Fix: Position your company as a painkiller
Managing churn means ensuring every customer views your product as an essential part of their business—a painkiller.
It’s important to track your customer satisfaction over time. Surveying your customer base might take time and effort upfront, but you’ll gain a much closer understanding of what your customers truly value and where there’s room for improvement. Net Promoter Score (NPS) surveys are a great place to start.
NPS surveys can help you track customer satisfaction and manage churn. Image via VoiceSage
The more invested customers are in using your product, the more likely they’ll see it as an essential part of their process. A great way to become more invested in a customer’s process is by offering longer contracts. Offering annual contracts can dramatically reduce your churn rate and cost you almost nothing to implement.
#7: Your customers think your product’s too expensive (or too cheap)
Effective pricing plays a huge role in customer retention.
If your customers perceive your product as too expensive, they’ll be more likely to switch to a lower-cost competitor. And at the other end of the spectrum, if customers perceive your product as too cheap for the value you’re offering, they might lose trust in your ability to solve their problem. Neither situation is great for your churn rate.
Fix: Optimize your pricing for value
The best way to combat churn from price-sensitive customers is to make sure you’re pricing properly in the first place. Customers need to see value in what you’re offering, so make sure you align your pricing with your value metric. In fact, SaaS companies that price based on value see measurably lower gross churn than those that price based on their competition or their costs.
Value-based pricing can help lower your churn rate.
Retaining customers for the long-term also means matching your pricing to your customers’ willingness to pay. If you’re charging more than customers are willing to pay—or if customers’ willingness to pay changes over time and you don't update your pricing strategy to match—your churn rate will continue going up. ProfitWell can help you create a pricing strategy that matches your customers' needs—and keeps your churn rate low.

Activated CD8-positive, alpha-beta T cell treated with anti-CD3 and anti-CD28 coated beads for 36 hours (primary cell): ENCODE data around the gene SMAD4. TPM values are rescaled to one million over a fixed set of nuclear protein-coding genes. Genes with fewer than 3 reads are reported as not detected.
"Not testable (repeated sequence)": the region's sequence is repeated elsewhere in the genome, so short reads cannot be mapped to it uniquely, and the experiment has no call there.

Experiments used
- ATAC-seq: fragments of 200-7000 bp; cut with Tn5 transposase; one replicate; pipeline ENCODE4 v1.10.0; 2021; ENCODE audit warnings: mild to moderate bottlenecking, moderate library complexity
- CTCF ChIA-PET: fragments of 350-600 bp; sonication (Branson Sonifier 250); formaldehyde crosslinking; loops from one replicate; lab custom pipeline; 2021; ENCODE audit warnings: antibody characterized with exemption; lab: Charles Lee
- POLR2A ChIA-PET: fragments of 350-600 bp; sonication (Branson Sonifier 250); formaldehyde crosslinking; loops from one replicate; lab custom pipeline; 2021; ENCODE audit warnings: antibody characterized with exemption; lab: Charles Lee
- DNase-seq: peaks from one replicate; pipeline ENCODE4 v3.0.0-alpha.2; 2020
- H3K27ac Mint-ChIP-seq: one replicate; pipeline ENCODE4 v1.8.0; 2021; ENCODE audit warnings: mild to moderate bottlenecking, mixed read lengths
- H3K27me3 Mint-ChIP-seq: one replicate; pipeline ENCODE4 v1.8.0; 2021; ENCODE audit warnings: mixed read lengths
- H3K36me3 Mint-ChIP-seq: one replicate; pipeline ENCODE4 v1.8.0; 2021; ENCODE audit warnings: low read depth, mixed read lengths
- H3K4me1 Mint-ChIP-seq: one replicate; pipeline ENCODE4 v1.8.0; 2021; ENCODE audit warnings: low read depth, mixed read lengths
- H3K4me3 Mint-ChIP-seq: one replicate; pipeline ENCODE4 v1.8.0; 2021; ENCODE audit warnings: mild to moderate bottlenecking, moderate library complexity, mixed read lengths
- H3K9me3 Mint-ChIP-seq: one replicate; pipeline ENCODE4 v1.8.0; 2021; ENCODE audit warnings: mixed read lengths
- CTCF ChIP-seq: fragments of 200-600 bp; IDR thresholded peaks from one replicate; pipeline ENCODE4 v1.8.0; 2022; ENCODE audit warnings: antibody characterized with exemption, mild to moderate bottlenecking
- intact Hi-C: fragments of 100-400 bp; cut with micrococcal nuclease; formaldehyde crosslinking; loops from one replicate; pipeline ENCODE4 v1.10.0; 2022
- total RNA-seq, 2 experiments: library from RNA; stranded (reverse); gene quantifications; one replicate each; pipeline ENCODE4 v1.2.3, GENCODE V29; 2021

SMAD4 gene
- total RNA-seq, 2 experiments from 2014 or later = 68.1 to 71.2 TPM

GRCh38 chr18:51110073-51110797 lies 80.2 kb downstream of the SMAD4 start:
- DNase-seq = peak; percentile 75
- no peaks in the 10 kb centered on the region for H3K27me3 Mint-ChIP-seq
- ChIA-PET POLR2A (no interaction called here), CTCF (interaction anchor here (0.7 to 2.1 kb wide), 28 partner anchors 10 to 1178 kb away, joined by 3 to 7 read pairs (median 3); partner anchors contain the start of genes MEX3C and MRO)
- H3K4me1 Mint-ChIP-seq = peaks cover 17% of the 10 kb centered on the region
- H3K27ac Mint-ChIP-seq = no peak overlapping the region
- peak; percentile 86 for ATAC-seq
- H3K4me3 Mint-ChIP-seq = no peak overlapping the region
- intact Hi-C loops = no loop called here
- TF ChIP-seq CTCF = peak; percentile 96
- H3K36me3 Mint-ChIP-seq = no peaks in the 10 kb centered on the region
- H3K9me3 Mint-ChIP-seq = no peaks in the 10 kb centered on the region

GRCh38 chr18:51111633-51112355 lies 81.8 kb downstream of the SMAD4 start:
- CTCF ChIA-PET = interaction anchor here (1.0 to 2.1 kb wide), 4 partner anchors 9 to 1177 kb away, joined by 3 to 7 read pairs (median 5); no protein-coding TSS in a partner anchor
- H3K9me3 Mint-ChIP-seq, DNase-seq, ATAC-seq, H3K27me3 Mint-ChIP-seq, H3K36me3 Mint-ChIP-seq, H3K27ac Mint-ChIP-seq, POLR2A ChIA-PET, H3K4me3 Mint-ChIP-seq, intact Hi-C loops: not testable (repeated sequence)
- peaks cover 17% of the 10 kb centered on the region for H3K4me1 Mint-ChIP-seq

#8: Your customers’ credit cards have expired
Credit card payment failures might sound like small potatoes compared to other causes of churn like poor onboarding or buggy products—but delinquent churn is often one of the biggest buckets of SaaS churn. Delinquent churn includes everything from expired credit cards, payment processor problems, and false fraud detection.
Combating active churn means fighting on multiple fronts—but with delinquencies, you only have one single battle. Yet, most companies don't put the same amount of effort into delinquent churn, and they miss the chance to massively reduce their churn rate.
Fix: Use an automated dunning solution
Luckily, delinquent churn is easily preventable by simply contacting your customers. It’s something most of your competitors are scared to do—they worry that by contacting customers, those customers will reconsider their payment and choose not to renew. But, as long as you've got a great product, customers will be eager to update.
ProfitWell Retain can help you combat delinquent churn automatically.
You can either target customers with dunning messages where they already are—in your product—or send a sequence of emails to remind customers to update their payment information. Automated revenue recovery solutions like ProfitWell Retain take care of the heavy lifting for you, making it easy to crush delinquent churn and recover lost revenue.
Crush your customer churn with ProfitWell
Understanding the reasons behind customer churn—and crushing your churn rate—isn't complicated, but it can be hard. It all boils down to making a concerted effort to understand your customers and their needs, get them involved with your product, and keep them happy enough to stick around.
The rewards, though, are worth the effort—more revenue, loyal customers, and a more sustainable SaaS business.
So don’t be like Icarus. Understand why customers churn, and do something about it before it’s too late. Churn is just too important to ignore.
By Patrick Campbell
Founder & CEO of ProfitWell, the software for helping subscription companies with their monetization and retention strategies, as well as providing free turnkey subscription financial metrics for over 20,000 companies. Prior to ProfitWell Patrick led Strategic Initiatives for Boston-based Gemvara and was an Economist at Google and the US Intelligence community.